Reds president of baseball operations and general manager Dick Williams indicated today that his club’s “internal plan” is to boost MLB spending in 2019, as Bobby Nightengale of the Cincinnati Enquirer reports.
“What we’ve said is that we’ve always tried to put as much of (the payroll) on the field as we can,” said Williams. “We now feel like the last couple of years, we’ve taken a lot of our resources and allocated them into the amateur draft, the international market. We hope that can shift back toward Major League payroll.”
While he did not commit to specifics, Williams certainly indicated that the organization is hoping to build off of some recent positive momentum on the field. He said that the club “believe[s] that we’re creating a good core to invest around.”
Though the Reds remain buried in the NL Central, the club has played much better of late. In addition to receiving solid contributions from much of the lineup, the pitching staff has shown some promise after years of struggles.
Among the organization’s building blocks are several players already signed to long-term deals, including star first baseman Joey Votto, third bagger Eugenio Suarez, and catcher Tucker Barnhart. In addition to some major strides from the bullpen, starters Tyler Mahle and Sal Romano have turned in improved results over the last month or so.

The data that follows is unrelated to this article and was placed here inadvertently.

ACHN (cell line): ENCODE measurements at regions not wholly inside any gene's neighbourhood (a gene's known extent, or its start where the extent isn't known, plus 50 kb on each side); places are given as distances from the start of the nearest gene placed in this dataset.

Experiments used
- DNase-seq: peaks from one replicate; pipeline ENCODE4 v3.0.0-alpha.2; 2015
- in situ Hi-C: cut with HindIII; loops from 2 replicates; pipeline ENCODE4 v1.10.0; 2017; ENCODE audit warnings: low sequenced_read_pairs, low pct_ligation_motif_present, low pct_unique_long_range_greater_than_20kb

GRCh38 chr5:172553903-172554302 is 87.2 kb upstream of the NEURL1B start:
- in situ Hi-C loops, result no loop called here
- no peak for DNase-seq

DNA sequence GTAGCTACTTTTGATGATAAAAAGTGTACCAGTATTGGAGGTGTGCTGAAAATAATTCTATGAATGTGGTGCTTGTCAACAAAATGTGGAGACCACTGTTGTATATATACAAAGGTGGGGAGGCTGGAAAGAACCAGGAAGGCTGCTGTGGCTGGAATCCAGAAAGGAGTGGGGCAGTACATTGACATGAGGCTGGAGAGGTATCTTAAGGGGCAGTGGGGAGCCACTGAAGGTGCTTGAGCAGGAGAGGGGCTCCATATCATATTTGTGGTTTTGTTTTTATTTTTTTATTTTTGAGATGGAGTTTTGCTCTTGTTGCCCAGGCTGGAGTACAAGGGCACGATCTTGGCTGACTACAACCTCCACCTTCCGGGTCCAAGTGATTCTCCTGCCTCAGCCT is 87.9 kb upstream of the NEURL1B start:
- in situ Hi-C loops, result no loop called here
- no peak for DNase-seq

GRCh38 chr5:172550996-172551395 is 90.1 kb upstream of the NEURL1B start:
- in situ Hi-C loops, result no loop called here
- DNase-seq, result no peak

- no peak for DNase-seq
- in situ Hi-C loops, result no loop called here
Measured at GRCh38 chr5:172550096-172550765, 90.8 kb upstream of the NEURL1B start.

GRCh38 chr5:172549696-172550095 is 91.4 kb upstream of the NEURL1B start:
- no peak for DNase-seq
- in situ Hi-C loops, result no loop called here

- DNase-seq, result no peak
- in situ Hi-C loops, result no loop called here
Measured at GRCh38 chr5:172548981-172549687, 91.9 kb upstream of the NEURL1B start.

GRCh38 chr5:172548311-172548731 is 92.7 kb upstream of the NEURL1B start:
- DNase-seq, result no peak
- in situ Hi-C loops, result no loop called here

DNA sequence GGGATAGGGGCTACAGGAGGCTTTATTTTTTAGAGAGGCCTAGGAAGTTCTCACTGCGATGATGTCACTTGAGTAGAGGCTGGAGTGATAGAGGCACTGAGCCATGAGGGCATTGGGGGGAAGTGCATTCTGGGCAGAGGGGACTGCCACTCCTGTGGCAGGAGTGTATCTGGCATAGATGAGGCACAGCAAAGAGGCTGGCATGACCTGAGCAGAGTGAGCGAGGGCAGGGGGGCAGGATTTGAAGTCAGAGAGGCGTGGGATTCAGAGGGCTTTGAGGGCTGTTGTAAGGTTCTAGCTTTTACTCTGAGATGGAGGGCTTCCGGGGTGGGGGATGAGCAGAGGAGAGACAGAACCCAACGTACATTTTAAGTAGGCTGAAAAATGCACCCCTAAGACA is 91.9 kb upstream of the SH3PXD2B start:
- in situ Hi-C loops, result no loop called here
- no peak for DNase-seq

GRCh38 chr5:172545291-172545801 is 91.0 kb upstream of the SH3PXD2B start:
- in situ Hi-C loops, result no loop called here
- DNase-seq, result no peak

It’s interesting to note, of course, that the Reds remain in an obvious selling position at the trade deadline. That said, starter Matt Harvey is perhaps the team’s only truly marketable pending free agent. And the intended future course could counsel against significant moves involving controllable players, even those who aren’t under club control for the long haul. Second baseman Scooter Gennett, outfielder Billy Hamilton, and veteran relievers Raisel Iglesias, Jared Hughes, and David Hernandez are among the names that surely have or will come up in trade chatter. But none of those players will qualify for free agency at season’s end, and most of the rest of the roster comes with even lengthier control.
With half of the 2018 season still yet to be played, of course, the plans could still undergo some change. Williams cautioned that “it’s too early to know for sure” just what course the Reds will chart. He noted that “support we get from the fans” will play a role, perhaps hinting at the fact that attendance is down quite a bit in Cincinnati, as Nightengale explains.
The hope and expectation, though, seems to be that there’ll be added funds available for some additions. What types of players might be targeted will surely also be a function of how things shape up over the coming months, though pitching promises to be a focal point. As things stand, though, Williams foresees a “nice increase” in payroll. The club began the present season at just over $100MM after falling shy of that mark in the prior two campaigns. The team’s Opening Day record, of $115MM and change, came in 2015.